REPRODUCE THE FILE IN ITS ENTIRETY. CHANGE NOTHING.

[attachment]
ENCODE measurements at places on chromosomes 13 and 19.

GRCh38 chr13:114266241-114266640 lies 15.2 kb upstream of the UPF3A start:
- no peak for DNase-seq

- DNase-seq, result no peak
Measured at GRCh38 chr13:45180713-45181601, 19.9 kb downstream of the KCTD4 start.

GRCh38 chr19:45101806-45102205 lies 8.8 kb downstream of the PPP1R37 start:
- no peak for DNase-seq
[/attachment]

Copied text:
ENCODE measurements at places on chromosomes 13 and 19.

GRCh38 chr13:114266241-114266640 lies 15.2 kb upstream of the UPF3A start:
- no peak for DNase-seq

- DNase-seq, result no peak
Measured at GRCh38 chr13:45180713-45181601, 19.9 kb downstream of the KCTD4 start.

GRCh38 chr19:45101806-45102205 lies 8.8 kb downstream of the PPP1R37 start:
- no peak for DNase-seq